If I keep this crap up, my spouse might disown me ... but I can't help myself. He dubiously accepted my homemade coconut extract. He's been mildly suspicious of my icky looking bread starter. Home cured duck-breast was possibly the last thing he wanted to see whenever he looked in the refrigerator for the past two weeks. I don't think it's *quite* the final straw, but I bet I'm getting close.
A few months ago, inexplicably located in the pages of my trusty Cooking Light magazine, was a recipe for making your own duck prosciutto. Reading through the steps, it seemed straightforward enough. And the preparation being what it was, I felt comfortable that I wasn't about to poison us. Like prosciutto ham, there are two steps in the curing process - 1. salting and 2. drying. And if you're paying attention, you'll realize that never is there any indication of cooking. Just as with prosciutto, the duck will effectively be raw, though the salt and lack of moisture make for an extremely inhospitable environment for bacteria. And seriously, it's the bacteria you have to worry about - not the "raw".
I purchased a single duck breast, taking care not to remove the skin. After thorough washing and drying, it was packed in a couple cups of kosher salt in a glass 8” x 4” baking dish and allowed to cure for 24 hours. Once the 24 hours was complete, the duck was removed from the salt and carefully rinsed and dried (I honestly forgot to then sprinkle it with black pepper as the recipe indicated). It's interesting to note at this point that now that the salt has had a chance to do its job, the duck breast was much firmer than it had been when I purchased it.
The next stage was at least somewhat problematic. The duck breast had to be wrapped in cheesecloth and hung to dry and finish curing in the refrigerator for two weeks. The cheesecloth was easy enough – it's readily available at most grocery stores. Hanging the duck in such a way that nothing was resting against any of its surfaces, however, was a bit more difficult. After considering a variety of increasingly inane solutions, I eventually rigged up a couple of old wire hangers to suspend the duck. By bending the hangers in half, I could stand them up. I hung the duck from the little nubby thing that results from the closing twist just underneath the hook. I know it doesn't look like much, and it certainly wouldn't hold a lot of weight, but it worked like a champ for my small piece of salted duck. I stuck the whole apparatus into an 8” x 8” glass baking dish for added stability and to make it easier to move. (And yes, this contraption was taking up valuable refrigerator real estate over Thanksgiving.)
Yesterday was the great unveiling. I carefully unwrapped my long-waited-for prize, and like all good cured meat, it just didn't look like much. But it was sufficiently dried and there was no off odor about it, so I was feeling pretty confident. I grabbed my sharpest knife (they really need to make a trip to the sharpener) and carefully sliced the thinnest slices I could (which were probably a bit thicker than they should be). With Sean looking on in mild wonder, I popped the first slice into my mouth. The overwhelming first flavor was salt – I'm worried that I didn't rinse it quite so thoroughly as I thought I had after that 24-hour rest in the kosher salt bed. On further consumption, the wonderful duck-fat flavor and the aroma and flavor of the duck itself came shining through. I offered some to Sean, but he politely informed me that he wanted to be well enough to drive me to the hospital if I needed it, so he'd hold off for now. I'm thinking that if I make it another day or two he might be brave enough to try some for himself.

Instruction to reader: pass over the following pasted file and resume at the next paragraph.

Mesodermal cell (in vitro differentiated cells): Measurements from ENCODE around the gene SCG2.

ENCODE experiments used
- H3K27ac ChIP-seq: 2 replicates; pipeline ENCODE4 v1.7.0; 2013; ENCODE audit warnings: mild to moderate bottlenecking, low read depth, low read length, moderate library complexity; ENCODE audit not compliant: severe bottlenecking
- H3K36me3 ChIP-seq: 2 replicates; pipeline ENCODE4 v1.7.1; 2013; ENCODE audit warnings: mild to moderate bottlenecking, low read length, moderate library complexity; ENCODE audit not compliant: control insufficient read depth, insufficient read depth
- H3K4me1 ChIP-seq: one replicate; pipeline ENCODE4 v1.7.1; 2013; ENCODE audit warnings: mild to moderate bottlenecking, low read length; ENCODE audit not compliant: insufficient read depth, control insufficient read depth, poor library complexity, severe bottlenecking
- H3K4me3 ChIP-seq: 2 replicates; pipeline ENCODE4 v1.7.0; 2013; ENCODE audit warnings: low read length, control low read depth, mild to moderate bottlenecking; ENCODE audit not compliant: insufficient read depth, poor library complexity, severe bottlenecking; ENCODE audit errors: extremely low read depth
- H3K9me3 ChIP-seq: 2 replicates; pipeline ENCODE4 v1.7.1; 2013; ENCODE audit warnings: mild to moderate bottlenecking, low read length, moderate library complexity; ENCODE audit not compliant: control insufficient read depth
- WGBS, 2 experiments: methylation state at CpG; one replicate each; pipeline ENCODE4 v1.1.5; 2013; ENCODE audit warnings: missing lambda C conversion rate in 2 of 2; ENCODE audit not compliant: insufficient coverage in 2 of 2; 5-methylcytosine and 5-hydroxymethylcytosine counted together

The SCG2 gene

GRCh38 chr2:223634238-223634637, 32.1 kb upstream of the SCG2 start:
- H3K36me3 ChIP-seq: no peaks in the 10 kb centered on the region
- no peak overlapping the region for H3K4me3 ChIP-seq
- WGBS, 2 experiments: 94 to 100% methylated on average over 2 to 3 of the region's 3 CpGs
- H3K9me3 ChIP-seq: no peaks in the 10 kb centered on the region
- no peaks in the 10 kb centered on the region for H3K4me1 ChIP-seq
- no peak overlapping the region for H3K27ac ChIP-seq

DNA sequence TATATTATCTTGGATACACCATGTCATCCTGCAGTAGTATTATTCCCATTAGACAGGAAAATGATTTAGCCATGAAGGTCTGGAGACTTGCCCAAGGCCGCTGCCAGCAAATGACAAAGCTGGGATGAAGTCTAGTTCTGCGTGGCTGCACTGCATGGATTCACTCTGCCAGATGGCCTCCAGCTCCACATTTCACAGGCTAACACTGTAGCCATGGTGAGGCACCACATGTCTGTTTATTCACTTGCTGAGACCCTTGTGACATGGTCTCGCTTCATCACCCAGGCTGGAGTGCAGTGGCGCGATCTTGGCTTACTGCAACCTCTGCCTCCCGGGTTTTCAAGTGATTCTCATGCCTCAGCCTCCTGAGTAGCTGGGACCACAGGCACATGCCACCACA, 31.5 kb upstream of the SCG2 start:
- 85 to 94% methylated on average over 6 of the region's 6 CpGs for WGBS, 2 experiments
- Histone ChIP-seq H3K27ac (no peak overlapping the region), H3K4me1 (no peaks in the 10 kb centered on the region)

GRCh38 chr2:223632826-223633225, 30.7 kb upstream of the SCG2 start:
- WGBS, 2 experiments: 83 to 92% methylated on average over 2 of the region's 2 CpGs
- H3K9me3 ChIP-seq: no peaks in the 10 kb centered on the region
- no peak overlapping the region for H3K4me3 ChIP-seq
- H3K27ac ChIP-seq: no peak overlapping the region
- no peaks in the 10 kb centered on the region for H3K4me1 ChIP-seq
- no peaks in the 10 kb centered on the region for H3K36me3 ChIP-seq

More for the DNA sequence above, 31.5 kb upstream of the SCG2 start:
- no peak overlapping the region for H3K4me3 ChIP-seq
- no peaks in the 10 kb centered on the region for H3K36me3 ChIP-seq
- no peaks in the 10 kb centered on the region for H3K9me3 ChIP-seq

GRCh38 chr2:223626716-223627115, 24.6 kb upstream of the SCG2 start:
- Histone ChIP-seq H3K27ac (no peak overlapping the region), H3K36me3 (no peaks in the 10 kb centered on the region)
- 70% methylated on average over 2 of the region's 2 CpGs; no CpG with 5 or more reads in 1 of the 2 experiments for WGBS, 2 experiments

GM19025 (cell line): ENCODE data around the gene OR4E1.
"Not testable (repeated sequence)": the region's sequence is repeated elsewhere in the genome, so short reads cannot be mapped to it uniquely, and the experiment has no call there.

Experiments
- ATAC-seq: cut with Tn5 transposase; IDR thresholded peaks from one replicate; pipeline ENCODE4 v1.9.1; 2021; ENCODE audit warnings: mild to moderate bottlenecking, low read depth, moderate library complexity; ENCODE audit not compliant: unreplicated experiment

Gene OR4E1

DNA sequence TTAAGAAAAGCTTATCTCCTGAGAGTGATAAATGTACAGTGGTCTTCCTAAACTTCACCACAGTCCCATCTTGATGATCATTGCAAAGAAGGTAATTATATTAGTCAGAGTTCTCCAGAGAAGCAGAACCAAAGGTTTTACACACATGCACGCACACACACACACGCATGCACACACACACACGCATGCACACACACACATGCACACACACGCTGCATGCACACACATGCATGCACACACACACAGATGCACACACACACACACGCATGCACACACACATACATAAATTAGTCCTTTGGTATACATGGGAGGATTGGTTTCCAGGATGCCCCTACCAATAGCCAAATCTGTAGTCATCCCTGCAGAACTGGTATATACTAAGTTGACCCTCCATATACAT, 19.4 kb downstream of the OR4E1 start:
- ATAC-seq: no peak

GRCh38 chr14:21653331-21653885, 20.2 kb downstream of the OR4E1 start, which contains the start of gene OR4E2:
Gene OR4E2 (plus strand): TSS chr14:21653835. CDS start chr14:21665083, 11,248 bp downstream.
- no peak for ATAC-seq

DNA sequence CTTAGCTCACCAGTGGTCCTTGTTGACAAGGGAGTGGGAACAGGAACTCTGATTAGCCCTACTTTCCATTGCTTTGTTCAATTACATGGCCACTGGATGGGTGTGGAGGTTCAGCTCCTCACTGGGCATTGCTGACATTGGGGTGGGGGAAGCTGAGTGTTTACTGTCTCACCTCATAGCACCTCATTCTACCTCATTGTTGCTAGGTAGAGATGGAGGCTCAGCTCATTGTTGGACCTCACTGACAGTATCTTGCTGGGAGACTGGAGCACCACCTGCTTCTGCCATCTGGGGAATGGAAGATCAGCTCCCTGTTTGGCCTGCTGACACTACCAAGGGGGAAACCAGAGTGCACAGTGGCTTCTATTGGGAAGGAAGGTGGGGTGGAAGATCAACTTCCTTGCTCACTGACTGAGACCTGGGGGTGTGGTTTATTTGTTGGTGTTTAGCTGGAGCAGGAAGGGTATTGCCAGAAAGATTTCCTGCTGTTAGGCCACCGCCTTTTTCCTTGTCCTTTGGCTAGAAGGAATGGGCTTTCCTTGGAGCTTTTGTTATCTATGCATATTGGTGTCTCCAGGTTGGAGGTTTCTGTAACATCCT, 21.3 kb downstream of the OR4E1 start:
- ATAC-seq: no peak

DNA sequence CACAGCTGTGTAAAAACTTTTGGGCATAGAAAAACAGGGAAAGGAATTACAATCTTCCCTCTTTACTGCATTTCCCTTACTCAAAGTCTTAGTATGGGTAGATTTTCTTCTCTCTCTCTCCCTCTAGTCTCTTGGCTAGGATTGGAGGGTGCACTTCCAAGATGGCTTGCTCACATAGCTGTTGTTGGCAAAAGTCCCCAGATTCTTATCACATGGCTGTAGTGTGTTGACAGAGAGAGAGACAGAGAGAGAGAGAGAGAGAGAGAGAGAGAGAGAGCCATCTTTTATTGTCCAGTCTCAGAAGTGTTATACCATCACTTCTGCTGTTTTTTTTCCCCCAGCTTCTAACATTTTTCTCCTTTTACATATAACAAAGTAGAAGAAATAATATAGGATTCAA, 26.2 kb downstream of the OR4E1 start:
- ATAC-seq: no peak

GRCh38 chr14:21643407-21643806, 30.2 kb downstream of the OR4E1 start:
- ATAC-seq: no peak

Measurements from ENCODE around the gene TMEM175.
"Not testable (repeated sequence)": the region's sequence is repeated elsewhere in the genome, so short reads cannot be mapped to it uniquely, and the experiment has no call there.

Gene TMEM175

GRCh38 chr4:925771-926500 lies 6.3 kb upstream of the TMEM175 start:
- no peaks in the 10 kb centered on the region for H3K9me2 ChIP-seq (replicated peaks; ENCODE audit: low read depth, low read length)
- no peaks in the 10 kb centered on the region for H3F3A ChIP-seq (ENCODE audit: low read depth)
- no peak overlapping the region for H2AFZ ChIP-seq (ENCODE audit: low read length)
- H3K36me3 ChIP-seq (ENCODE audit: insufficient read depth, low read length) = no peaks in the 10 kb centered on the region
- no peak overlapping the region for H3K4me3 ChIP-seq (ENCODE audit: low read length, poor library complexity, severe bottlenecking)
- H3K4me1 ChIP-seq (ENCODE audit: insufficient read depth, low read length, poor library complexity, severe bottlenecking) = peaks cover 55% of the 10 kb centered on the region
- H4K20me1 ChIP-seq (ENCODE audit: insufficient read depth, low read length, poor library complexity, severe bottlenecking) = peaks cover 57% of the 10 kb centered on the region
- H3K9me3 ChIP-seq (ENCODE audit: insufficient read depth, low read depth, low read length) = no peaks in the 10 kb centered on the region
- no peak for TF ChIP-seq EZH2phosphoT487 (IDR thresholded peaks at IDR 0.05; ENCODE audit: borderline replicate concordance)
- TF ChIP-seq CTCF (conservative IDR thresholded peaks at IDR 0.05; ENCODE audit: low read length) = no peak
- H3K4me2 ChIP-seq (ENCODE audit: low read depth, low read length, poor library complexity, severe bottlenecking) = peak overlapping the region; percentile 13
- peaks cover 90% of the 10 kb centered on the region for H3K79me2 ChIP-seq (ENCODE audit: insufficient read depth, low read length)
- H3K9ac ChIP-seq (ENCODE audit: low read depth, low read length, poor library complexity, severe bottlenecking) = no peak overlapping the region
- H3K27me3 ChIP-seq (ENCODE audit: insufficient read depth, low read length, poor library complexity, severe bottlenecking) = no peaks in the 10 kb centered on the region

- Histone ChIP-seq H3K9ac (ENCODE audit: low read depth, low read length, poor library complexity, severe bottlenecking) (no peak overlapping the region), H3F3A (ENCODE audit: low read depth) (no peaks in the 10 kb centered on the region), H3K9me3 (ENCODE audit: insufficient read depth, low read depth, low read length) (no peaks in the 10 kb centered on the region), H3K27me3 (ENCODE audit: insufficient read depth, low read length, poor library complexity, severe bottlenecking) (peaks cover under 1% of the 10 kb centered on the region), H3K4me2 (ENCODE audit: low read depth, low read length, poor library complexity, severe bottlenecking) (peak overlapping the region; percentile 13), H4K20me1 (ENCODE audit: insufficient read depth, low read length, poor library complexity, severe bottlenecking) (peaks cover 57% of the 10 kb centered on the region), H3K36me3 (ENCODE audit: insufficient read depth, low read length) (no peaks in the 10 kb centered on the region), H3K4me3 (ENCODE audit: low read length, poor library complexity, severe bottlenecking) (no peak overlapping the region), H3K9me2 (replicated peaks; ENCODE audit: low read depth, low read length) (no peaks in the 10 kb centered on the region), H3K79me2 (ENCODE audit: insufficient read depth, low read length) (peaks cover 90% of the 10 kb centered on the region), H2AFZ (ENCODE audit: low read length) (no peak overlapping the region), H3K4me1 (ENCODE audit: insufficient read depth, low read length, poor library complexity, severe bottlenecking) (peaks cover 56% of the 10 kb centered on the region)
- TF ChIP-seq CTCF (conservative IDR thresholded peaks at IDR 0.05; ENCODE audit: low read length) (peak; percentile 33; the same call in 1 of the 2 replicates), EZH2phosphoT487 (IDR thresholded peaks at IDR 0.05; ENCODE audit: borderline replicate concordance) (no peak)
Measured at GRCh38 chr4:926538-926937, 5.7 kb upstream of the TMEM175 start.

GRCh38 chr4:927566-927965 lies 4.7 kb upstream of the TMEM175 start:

Immediately, I'm feeling the urge to try it again (though I'm a little loath to give up my recently reacquired fridge space), only next time trying harder to rinse the duck breast clean after that initial salting. And I want to try and crush up some flavorings to sprinkle on it during it's two week dessication in the refrigerator (in addition to the black pepper, I'm thinking juniper berries and / or fennel might be really fantastic). And I want to branch out. I've already been digging around Amazon for charcuterie books. There's naturally “Charcuterie: The Craft of Salting, Smoking, and Curing” by Michael Ruhlman and Brian Polcyn (with forward by none other than Thomas Keller). Another one that interested me was “Cold-Smoking & Salt-Curing Meat, Fish, & Game” by A.D. Livingston.
I'd be curious to know if any of you out there have any other recommendations?
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